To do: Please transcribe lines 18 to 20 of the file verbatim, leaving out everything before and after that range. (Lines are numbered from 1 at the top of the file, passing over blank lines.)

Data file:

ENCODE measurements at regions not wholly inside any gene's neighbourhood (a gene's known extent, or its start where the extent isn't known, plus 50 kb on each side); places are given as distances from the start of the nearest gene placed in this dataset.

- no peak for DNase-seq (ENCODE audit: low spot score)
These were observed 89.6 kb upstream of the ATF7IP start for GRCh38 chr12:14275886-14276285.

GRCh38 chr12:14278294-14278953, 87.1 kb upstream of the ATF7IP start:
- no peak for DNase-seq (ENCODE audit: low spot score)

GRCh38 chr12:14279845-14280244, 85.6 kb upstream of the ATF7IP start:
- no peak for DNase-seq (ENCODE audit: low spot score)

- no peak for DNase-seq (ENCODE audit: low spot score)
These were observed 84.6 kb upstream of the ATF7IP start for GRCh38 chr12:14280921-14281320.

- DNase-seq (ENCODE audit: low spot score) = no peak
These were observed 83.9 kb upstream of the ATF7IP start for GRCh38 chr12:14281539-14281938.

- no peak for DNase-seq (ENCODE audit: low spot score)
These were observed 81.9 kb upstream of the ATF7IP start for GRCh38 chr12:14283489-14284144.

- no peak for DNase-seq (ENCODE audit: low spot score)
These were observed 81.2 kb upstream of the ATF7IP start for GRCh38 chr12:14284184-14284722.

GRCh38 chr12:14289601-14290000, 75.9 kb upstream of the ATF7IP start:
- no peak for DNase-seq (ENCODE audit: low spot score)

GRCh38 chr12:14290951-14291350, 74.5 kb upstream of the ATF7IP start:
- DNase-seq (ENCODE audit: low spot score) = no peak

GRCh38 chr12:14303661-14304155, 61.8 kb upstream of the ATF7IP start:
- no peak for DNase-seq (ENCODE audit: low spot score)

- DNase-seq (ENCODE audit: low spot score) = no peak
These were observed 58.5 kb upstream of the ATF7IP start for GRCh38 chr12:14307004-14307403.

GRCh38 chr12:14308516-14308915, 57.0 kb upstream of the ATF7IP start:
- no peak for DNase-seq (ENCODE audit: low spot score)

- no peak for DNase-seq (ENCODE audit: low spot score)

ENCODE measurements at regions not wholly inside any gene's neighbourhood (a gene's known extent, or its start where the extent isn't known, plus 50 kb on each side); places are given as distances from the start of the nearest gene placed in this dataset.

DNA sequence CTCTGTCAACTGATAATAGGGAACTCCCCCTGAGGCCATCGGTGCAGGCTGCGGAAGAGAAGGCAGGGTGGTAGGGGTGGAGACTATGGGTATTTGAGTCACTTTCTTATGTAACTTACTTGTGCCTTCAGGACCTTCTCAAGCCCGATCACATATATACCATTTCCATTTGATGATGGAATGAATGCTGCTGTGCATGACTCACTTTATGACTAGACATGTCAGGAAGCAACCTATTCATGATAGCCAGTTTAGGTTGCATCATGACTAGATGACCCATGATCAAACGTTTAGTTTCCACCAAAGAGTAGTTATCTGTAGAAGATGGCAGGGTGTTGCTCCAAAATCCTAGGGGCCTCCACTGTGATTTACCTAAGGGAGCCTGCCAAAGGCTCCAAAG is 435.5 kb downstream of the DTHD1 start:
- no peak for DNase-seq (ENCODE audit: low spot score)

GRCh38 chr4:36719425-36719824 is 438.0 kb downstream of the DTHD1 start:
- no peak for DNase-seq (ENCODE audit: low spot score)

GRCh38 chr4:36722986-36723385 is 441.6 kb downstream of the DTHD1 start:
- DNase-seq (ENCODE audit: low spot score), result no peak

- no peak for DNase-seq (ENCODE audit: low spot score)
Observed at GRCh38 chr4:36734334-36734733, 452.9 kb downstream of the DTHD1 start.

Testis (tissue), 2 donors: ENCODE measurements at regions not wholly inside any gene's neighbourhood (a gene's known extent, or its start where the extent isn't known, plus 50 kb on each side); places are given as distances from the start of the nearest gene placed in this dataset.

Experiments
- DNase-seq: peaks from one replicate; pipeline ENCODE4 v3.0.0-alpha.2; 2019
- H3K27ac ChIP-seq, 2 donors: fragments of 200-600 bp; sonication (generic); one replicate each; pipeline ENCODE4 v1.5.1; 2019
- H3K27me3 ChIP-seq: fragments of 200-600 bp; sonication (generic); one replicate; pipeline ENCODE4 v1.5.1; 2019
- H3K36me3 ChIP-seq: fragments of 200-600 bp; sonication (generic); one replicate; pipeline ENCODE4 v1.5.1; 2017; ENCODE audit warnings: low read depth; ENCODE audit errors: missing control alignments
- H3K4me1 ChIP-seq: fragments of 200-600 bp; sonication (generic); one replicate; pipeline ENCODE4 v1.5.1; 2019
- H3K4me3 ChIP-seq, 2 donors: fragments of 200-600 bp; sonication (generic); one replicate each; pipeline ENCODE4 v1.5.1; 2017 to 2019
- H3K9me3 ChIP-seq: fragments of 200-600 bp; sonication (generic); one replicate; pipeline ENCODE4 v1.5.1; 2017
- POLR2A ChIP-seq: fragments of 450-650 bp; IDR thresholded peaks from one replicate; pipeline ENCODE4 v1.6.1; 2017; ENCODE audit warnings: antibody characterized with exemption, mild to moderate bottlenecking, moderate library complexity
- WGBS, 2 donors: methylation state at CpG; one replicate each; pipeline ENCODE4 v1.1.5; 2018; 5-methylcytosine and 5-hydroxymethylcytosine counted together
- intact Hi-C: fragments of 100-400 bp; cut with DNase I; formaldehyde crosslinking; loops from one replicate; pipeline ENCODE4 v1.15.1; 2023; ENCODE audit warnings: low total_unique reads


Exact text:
GRCh38 chr12:14290951-14291350, 74.5 kb upstream of the ATF7IP start:
- DNase-seq (ENCODE audit: low spot score) = no peak

GRCh38 chr12:14303661-14304155, 61.8 kb upstream of the ATF7IP start: